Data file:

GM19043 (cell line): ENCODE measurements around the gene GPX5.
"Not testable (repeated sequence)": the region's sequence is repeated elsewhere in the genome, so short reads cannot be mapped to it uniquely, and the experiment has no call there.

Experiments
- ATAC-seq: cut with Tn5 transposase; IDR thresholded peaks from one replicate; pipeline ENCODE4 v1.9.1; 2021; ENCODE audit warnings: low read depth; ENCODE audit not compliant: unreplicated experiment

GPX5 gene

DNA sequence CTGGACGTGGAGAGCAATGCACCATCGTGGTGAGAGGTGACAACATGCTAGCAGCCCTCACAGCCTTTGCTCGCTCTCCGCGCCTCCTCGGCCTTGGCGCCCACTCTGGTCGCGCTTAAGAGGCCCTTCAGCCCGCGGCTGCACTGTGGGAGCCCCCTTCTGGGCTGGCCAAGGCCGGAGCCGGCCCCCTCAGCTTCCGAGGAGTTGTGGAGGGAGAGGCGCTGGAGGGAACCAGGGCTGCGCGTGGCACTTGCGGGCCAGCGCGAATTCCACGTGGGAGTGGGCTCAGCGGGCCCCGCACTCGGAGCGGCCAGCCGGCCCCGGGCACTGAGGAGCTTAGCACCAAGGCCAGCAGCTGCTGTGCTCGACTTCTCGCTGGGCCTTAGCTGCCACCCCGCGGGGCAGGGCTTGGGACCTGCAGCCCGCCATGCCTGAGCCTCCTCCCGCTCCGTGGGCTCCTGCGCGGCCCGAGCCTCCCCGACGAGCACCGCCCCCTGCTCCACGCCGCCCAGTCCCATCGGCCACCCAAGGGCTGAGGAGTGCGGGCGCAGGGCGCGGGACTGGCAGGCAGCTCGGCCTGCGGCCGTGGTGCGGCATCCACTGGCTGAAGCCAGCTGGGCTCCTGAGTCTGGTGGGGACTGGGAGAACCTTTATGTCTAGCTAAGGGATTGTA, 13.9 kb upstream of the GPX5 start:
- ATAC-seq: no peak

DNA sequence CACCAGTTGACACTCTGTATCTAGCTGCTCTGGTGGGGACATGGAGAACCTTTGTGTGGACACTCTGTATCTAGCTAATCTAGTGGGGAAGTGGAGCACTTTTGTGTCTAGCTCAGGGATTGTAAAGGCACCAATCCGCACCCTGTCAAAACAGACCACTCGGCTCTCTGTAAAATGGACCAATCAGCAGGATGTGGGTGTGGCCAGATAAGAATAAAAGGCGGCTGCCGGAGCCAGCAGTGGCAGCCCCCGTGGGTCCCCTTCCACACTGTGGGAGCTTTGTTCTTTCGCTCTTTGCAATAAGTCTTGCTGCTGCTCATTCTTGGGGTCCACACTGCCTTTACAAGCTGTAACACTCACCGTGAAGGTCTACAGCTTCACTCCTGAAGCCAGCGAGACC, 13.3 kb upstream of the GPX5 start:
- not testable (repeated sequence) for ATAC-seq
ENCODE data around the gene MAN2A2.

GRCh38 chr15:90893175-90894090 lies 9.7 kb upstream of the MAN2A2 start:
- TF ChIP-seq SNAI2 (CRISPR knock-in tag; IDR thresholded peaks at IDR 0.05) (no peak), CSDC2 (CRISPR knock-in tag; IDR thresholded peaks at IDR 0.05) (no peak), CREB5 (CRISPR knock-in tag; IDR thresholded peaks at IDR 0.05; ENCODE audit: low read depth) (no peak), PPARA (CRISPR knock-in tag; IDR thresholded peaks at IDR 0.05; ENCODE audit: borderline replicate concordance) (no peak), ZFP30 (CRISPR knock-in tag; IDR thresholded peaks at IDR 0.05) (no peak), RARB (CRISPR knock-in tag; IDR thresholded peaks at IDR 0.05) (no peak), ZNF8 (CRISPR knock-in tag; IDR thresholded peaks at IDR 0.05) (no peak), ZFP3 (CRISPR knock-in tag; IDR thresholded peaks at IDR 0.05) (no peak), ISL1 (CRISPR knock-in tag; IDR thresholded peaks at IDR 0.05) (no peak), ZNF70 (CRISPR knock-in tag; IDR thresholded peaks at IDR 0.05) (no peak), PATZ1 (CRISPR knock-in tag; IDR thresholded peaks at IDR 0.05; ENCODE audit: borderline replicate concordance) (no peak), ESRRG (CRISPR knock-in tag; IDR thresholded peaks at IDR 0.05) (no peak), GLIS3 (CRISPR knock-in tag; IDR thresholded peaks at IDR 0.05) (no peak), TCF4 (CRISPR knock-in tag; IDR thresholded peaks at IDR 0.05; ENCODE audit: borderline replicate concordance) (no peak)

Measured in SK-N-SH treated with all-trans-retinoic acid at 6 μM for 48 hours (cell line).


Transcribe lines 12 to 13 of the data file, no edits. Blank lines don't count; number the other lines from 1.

- TF ChIP-seq SNAI2 (CRISPR knock-in tag; IDR thresholded peaks at IDR 0.05) (no peak), CSDC2 (CRISPR knock-in tag; IDR thresholded peaks at IDR 0.05) (no peak), CREB5 (CRISPR knock-in tag; IDR thresholded peaks at IDR 0.05; ENCODE audit: low read depth) (no peak), PPARA (CRISPR knock-in tag; IDR thresholded peaks at IDR 0.05; ENCODE audit: borderline replicate concordance) (no peak), ZFP30 (CRISPR knock-in tag; IDR thresholded peaks at IDR 0.05) (no peak), RARB (CRISPR knock-in tag; IDR thresholded peaks at IDR 0.05) (no peak), ZNF8 (CRISPR knock-in tag; IDR thresholded peaks at IDR 0.05) (no peak), ZFP3 (CRISPR knock-in tag; IDR thresholded peaks at IDR 0.05) (no peak), ISL1 (CRISPR knock-in tag; IDR thresholded peaks at IDR 0.05) (no peak), ZNF70 (CRISPR knock-in tag; IDR thresholded peaks at IDR 0.05) (no peak), PATZ1 (CRISPR knock-in tag; IDR thresholded peaks at IDR 0.05; ENCODE audit: borderline replicate concordance) (no peak), ESRRG (CRISPR knock-in tag; IDR thresholded peaks at IDR 0.05) (no peak), GLIS3 (CRISPR knock-in tag; IDR thresholded peaks at IDR 0.05) (no peak), TCF4 (CRISPR knock-in tag; IDR thresholded peaks at IDR 0.05; ENCODE audit: borderline replicate concordance) (no peak)

Measured in SK-N-SH treated with all-trans-retinoic acid at 6 μM for 48 hours (cell line).